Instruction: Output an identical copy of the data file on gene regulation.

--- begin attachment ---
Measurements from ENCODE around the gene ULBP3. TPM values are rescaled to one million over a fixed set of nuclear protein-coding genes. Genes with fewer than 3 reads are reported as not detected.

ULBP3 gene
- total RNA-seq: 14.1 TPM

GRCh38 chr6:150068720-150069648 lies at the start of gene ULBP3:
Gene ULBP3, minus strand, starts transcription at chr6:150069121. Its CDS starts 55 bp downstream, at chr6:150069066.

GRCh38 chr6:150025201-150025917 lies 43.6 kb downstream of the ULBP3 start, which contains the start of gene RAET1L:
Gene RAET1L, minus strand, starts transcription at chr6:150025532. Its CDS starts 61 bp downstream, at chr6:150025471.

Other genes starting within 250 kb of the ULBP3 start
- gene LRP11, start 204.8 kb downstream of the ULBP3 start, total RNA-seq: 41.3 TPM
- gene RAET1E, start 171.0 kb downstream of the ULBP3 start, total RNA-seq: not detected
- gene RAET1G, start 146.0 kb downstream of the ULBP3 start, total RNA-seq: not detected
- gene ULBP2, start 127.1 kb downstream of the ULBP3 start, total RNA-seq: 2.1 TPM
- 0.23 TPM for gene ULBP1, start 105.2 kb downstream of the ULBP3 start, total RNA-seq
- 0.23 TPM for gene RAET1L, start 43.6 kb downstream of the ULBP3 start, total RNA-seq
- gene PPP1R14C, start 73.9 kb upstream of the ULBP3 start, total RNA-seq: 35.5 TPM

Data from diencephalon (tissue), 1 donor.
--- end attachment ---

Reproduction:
Measurements from ENCODE around the gene ULBP3. TPM values are rescaled to one million over a fixed set of nuclear protein-coding genes. Genes with fewer than 3 reads are reported as not detected.

ULBP3 gene
- total RNA-seq: 14.1 TPM

GRCh38 chr6:150068720-150069648 lies at the start of gene ULBP3:
Gene ULBP3, minus strand, starts transcription at chr6:150069121. Its CDS starts 55 bp downstream, at chr6:150069066.

GRCh38 chr6:150025201-150025917 lies 43.6 kb downstream of the ULBP3 start, which contains the start of gene RAET1L:
Gene RAET1L, minus strand, starts transcription at chr6:150025532. Its CDS starts 61 bp downstream, at chr6:150025471.

Other genes starting within 250 kb of the ULBP3 start
- gene LRP11, start 204.8 kb downstream of the ULBP3 start, total RNA-seq: 41.3 TPM
- gene RAET1E, start 171.0 kb downstream of the ULBP3 start, total RNA-seq: not detected
- gene RAET1G, start 146.0 kb downstream of the ULBP3 start, total RNA-seq: not detected
- gene ULBP2, start 127.1 kb downstream of the ULBP3 start, total RNA-seq: 2.1 TPM
- 0.23 TPM for gene ULBP1, start 105.2 kb downstream of the ULBP3 start, total RNA-seq
- 0.23 TPM for gene RAET1L, start 43.6 kb downstream of the ULBP3 start, total RNA-seq
- gene PPP1R14C, start 73.9 kb upstream of the ULBP3 start, total RNA-seq: 35.5 TPM

Data from diencephalon (tissue), 1 donor.